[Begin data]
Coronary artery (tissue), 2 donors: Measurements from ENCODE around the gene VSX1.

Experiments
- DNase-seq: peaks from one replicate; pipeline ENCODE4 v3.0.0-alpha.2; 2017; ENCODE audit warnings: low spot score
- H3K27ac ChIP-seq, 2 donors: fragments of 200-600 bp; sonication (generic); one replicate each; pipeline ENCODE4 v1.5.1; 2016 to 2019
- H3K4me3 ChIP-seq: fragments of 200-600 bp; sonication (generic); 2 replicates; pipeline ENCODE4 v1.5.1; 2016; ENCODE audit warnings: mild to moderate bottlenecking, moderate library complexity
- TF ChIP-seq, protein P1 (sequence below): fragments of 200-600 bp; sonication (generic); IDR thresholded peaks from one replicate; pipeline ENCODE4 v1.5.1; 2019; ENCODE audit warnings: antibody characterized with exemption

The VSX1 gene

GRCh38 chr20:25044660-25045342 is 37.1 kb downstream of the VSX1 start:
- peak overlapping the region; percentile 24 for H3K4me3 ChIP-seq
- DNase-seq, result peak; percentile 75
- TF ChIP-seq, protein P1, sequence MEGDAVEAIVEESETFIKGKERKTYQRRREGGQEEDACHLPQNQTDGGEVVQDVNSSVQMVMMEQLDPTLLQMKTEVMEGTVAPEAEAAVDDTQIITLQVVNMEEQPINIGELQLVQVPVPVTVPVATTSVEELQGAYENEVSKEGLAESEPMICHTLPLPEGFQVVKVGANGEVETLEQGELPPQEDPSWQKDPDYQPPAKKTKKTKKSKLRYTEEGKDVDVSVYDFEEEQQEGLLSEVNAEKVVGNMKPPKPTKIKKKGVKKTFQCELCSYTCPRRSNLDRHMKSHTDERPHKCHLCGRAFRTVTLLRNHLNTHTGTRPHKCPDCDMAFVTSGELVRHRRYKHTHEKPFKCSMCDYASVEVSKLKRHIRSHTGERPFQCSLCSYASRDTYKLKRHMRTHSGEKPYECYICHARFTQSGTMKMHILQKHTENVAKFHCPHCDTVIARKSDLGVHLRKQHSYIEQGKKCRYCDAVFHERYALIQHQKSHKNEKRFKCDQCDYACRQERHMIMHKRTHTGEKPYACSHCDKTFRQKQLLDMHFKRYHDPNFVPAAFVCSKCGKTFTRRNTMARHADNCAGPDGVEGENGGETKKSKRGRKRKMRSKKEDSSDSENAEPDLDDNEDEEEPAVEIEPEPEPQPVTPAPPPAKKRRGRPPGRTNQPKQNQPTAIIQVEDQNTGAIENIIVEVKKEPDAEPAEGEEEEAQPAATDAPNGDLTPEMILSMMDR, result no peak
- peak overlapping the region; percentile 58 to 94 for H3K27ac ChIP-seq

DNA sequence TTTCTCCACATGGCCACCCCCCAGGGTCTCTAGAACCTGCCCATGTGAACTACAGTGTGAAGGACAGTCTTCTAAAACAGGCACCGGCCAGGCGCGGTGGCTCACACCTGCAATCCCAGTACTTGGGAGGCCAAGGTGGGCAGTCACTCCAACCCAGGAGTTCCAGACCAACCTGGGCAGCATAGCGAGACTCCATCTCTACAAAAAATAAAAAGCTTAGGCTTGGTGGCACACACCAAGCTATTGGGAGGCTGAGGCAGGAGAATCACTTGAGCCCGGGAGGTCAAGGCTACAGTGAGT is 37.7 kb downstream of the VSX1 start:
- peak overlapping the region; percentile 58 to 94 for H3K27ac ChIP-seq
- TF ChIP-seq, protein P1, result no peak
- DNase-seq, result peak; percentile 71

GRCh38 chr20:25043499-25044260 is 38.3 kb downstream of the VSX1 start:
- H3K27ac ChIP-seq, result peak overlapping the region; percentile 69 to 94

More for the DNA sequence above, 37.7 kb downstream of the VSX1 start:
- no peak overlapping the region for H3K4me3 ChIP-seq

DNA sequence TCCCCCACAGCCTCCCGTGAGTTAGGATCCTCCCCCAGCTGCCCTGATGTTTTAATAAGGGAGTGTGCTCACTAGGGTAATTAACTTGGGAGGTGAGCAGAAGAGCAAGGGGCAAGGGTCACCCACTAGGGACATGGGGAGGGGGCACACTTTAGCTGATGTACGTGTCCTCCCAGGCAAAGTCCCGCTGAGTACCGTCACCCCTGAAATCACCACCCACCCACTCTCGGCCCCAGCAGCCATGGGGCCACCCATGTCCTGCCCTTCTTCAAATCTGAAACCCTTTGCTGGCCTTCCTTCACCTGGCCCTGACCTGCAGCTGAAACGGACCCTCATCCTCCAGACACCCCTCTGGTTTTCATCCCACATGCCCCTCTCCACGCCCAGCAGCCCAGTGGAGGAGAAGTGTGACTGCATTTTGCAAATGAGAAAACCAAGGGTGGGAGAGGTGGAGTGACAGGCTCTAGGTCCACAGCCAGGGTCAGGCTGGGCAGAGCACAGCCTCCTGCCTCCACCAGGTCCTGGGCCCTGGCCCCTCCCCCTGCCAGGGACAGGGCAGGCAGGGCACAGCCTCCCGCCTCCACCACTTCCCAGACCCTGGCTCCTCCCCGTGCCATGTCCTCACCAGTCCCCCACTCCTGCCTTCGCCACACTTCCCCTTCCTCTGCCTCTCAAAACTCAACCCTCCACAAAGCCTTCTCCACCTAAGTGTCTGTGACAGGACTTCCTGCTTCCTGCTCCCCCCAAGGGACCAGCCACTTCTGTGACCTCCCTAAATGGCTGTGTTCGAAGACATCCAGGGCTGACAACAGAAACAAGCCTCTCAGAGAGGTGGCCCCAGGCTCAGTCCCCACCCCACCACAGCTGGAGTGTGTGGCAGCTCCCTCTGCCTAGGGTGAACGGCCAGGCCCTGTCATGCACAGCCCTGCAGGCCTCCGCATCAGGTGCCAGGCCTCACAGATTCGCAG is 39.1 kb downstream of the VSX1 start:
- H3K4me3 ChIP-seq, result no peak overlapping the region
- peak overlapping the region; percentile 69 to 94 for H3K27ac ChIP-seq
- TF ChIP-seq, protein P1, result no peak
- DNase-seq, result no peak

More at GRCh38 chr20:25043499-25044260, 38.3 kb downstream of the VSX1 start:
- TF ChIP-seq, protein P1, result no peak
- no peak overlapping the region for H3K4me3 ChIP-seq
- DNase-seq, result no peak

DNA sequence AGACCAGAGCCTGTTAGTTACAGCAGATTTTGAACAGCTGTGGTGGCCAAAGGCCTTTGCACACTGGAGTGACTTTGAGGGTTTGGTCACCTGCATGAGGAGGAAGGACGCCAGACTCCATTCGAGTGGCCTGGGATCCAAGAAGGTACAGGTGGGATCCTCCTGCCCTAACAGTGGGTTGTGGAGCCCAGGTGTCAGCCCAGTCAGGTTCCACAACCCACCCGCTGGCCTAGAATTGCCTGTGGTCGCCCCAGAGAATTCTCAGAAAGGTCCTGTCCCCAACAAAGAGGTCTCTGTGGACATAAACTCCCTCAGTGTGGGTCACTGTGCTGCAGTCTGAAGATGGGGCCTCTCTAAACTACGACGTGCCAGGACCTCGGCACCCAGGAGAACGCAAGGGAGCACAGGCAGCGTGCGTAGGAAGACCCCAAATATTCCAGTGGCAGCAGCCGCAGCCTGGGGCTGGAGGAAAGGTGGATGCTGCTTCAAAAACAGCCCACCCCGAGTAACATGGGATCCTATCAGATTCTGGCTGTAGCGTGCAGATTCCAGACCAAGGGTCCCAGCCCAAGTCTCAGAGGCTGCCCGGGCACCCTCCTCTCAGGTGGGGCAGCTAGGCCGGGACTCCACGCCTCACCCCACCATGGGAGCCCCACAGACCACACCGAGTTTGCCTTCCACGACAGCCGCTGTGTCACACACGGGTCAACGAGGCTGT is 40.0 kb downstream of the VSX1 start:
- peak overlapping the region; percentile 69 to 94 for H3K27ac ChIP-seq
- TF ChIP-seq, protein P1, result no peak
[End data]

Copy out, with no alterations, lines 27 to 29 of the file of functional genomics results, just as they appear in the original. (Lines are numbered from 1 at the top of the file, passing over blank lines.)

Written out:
- TF ChIP-seq, protein P1, result no peak
- no peak overlapping the region for H3K4me3 ChIP-seq
- DNase-seq, result no peak